We have studied innate immune cells and genetic determinates of innate immune responses in HCV infection. Project 1: Responses of innate immune cells. Although one HCV virion may suffice to establish HCV transmission and viremia less than 1% of healthcare workers who are accidentally exposed to low amounts of HCV develop high-level systemic viremia. This may be due to either absence of HCV transmission or to early immune responses that rapidly contain and clear small amounts of transmitted HCV. Here, we demonstrate that even a brief exposure to HCV that did not result in systemic viremia triggered responses innate immune responses. Twelve healthcare workers with accidental percutaneous exposure to HCV-infected blood were prospectively studied after accidental HCV exposure via needlestick for phenotype and function of natural killer T (NKT) and natural killer (NK) cells, kinetics of serum chemokines, and vigor and specificity of HCV-specific T cell responses. Eleven healthcare workers tested negative for HCV RNA and HCV-antibodies. All but one of these aviremic cases displayed NKT cell activation, increased serum chemokines levels, and NK cell responses with increased CD122, NKp44, NKp46 and NKG2A expression, cytotoxicity (as determined by TRAIL and CD107a expression) and IFN-gamma production. This multifunctional NK cell response appeared a month earlier than in the one health care worker who developed high-level viremia, and it differed from the impaired IFN-gamma production, which is typical for NK cells in chronic HCV infection. The magnitude of NKT cell activation and NK cell cytotoxicity correlated with the magnitude of the subsequent HCV-specific T cell response. T cell responses targeted nonstructural HCV sequences that require translation of viral RNA, which suggests that transient or locally contained HCV replication occurred without detectable systemic viremia. Collectively, these results demonstrate that exposure to small amounts of HCV induces innate immune responses, which correlate with the subsequent HCV-specific T cell response and may contribute to antiviral immunity. Project 2: Genetic determinants of innate immune responses. Recent immunogenetic studies reported that single nucleotide polymorphisms (SNPs) near the type III interferon gene IFNL3 are strong predictive markers for spontaneous and treatment-induced HCV clearance 6-8. By RNA sequencing in primary human hepatocytes activated with synthetic double-stranded RNA to mimic HCV infection our collaborator Dr. Prokunina-Olsson, NCI identified an upstream genetic variant in linkage disequilibrium with the previously described SNPs. This variant creates a frameshift and a new IFN gene (IFNL4). It is strongly associated with HCV clearance in individuals of African ancestry, although it provides comparable information in Europeans and Asians. Transient overexpression of IFNL4 in a hepatoma cell line induced STAT1 and STAT2 phosphorylation and the expression of interferon-stimulated genes. As part of this collaboration we demonstrated that HCV infection induces IFNL4 in primary human hepatocytes and that transient overexpression of IFN-ambda 4 suppresses HCV replication. These findings provide new insights into the genetic regulation of HCV clearance and its clinical management.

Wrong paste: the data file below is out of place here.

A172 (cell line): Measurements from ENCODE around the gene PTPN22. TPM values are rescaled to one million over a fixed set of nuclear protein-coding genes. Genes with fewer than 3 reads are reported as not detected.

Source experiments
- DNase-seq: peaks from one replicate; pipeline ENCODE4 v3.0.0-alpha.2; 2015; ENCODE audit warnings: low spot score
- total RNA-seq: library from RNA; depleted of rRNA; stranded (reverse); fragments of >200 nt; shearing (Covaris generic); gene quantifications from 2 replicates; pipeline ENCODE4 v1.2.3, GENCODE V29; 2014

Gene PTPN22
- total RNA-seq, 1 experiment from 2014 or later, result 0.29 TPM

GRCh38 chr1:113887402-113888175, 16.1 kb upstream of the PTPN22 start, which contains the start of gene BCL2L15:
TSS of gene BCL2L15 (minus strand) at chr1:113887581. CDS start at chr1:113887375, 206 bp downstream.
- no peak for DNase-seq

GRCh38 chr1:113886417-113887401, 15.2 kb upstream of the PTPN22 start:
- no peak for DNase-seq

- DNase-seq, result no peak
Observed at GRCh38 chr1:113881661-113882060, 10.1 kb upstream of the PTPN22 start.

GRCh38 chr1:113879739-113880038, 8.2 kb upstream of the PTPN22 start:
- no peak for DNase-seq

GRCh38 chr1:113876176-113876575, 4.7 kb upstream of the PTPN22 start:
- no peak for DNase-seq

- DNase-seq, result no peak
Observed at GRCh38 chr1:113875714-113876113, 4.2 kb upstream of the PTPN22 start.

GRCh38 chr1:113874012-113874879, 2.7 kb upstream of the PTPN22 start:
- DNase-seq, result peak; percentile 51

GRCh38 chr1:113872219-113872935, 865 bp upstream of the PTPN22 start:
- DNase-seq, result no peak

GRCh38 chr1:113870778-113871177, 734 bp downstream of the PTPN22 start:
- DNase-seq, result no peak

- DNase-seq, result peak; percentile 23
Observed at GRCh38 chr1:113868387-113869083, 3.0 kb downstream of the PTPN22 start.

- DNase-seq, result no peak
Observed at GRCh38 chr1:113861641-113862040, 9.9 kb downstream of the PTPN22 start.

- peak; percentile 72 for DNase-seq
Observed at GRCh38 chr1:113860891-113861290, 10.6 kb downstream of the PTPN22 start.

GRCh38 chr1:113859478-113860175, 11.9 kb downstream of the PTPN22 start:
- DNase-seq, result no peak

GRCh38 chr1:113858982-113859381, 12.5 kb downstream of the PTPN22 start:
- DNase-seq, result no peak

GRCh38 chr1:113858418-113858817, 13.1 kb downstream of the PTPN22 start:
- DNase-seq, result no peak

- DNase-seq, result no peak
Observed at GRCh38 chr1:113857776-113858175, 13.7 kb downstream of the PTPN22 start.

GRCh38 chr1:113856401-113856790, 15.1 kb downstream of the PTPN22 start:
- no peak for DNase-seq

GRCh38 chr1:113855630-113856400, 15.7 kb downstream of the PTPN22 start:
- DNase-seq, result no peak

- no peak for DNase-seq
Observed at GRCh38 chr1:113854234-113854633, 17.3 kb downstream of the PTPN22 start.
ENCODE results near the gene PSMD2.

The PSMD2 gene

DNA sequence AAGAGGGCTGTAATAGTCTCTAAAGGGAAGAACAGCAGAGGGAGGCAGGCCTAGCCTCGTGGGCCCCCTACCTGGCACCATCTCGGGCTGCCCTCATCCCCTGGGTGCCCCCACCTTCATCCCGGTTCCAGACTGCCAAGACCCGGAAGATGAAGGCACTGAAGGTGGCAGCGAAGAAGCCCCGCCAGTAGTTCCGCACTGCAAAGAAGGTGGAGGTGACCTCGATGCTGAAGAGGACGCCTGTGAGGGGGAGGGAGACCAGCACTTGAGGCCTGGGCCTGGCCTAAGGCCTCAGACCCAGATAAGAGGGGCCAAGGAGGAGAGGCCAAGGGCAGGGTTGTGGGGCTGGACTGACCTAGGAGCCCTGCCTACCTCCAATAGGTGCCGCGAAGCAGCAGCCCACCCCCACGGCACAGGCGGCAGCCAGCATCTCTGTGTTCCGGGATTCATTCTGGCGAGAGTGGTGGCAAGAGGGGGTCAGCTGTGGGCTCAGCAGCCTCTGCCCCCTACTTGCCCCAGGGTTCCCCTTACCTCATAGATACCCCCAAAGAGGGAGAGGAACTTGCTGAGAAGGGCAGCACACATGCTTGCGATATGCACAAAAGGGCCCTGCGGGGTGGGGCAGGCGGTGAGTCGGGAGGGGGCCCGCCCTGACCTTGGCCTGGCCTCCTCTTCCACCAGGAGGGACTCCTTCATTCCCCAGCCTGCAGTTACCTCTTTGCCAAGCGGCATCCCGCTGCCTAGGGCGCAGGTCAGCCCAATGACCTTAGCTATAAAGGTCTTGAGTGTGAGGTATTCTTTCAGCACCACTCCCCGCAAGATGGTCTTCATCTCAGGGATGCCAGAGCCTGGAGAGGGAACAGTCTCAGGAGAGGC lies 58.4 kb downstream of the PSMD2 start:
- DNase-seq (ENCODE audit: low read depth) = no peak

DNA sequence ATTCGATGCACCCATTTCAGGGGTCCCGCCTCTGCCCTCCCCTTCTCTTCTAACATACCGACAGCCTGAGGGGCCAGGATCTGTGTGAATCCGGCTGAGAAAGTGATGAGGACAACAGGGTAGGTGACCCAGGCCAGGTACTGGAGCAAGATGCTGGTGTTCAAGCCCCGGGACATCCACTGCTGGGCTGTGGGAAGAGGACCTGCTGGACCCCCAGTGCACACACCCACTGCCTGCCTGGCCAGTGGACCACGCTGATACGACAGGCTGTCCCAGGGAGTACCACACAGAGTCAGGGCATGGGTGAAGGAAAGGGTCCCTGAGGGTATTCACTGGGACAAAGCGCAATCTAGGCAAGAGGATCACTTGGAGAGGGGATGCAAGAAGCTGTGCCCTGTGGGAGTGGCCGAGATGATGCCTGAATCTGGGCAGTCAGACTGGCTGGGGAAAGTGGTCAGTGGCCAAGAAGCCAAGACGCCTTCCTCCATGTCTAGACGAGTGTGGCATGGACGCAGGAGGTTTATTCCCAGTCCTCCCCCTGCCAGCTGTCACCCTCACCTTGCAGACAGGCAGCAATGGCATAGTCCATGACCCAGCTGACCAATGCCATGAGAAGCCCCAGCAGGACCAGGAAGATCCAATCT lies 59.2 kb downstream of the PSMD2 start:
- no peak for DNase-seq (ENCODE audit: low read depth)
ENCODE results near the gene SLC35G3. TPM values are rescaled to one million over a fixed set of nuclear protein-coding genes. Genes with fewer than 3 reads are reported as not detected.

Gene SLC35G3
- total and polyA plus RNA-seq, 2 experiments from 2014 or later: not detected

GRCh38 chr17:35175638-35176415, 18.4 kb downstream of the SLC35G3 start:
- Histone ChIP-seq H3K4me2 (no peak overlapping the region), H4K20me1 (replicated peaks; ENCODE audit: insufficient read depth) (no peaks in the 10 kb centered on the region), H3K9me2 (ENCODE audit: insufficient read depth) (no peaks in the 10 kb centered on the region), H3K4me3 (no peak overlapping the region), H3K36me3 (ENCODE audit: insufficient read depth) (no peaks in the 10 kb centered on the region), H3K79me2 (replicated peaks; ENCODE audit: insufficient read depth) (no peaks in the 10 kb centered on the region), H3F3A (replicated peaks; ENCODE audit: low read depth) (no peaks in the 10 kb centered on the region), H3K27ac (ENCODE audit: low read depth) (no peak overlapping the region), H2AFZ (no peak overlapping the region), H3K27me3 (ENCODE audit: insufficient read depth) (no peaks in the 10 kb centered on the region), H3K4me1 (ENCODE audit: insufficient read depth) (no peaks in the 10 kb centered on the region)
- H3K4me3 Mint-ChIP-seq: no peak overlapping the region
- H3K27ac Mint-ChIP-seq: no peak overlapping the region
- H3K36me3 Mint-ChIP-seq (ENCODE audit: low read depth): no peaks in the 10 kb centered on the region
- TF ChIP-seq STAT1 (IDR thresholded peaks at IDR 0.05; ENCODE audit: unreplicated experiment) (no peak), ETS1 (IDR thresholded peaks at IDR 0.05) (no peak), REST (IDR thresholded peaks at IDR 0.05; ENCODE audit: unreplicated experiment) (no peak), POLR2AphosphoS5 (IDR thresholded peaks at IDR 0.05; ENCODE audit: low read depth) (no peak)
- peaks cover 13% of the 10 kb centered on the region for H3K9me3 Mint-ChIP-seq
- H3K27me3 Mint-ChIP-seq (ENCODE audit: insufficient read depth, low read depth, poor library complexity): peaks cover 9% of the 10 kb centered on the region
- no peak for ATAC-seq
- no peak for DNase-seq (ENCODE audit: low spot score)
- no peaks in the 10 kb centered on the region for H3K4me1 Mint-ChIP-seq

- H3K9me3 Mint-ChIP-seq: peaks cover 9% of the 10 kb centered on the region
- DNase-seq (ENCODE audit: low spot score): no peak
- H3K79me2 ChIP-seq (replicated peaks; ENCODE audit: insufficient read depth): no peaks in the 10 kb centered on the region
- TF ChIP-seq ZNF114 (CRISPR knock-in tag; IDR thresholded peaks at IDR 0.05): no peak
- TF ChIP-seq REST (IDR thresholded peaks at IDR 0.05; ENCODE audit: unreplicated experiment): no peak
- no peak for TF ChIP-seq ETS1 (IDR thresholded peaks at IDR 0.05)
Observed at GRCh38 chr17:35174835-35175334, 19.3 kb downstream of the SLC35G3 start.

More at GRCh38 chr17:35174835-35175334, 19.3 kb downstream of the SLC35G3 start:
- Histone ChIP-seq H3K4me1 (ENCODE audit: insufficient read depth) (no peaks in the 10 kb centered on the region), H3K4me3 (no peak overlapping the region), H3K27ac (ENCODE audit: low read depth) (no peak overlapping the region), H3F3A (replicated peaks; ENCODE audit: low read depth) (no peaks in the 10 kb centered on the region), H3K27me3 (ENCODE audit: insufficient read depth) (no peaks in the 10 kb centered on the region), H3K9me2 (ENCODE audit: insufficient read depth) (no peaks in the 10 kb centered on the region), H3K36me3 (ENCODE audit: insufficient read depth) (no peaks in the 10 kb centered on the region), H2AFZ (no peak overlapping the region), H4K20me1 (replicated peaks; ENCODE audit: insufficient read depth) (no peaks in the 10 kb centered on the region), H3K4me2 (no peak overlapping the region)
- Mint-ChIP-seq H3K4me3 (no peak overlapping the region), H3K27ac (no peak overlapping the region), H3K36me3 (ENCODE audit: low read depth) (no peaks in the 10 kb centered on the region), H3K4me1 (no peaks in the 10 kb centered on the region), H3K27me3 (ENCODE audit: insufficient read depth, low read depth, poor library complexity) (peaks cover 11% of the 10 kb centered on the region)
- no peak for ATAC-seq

Project Start
Project End
Budget Start
Budget End
Support Year
7
Fiscal Year
2013
Total Cost
$764,422
Indirect Cost
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State
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Zip Code
Park, Su-Hyung; Rehermann, Barbara (2014) Immune responses to HCV and other hepatitis viruses. Immunity 40:13-24
Kang, Wonseok; Sung, Pil Soo; Park, Su-Hyung et al. (2014) Hepatitis C virus attenuates interferon-induced major histocompatibility complex class I expression and decreases CD8+ T cell effector functions. Gastroenterology 146:1351-60.e1-4
Serti, Elisavet; Werner, Jens M; Chattergoon, Michael et al. (2014) Monocytes activate natural killer cells via inflammasome-induced interleukin 18 in response to hepatitis C virus replication. Gastroenterology 147:209-220.e3
Rehermann, Barbara; Bertoletti, Antonio (2014) Immunological aspects of antiviral therapy of chronic hepatitis B virus and hepatitis C virus infections. Hepatology :
Heller, Theo; Werner, Jens Martin; Rahman, Fareed et al. (2013) Occupational exposure to hepatitis C virus: early T-cell responses in the absence of seroconversion in a longitudinal cohort study. J Infect Dis 208:1020-5
Rehermann, Barbara (2013) Pathogenesis of chronic viral hepatitis: differential roles of T cells and NK cells. Nat Med 19:859-68
Ahlenstiel, Golo; Titerence, Rachel H; Koh, Christopher et al. (2010) Natural killer cells are polarized toward cytotoxicity in chronic hepatitis C in an interferon-alfa-dependent manner. Gastroenterology 138:325-35.e1-2
Rehermann, Barbara (2009) Hepatitis C virus versus innate and adaptive immune responses: a tale of coevolution and coexistence. J Clin Invest 119:1745-54
Yoon, Joo Chun; Shiina, Masaaki; Ahlenstiel, Golo et al. (2009) Natural killer cell function is intact after direct exposure to infectious hepatitis C virions. Hepatology 49:12-21
Heller, Theo; Hoofnagle, Jay; Liang, T Jake et al. (2009) Acute hepatitis C. Gastroenterology 136:2411

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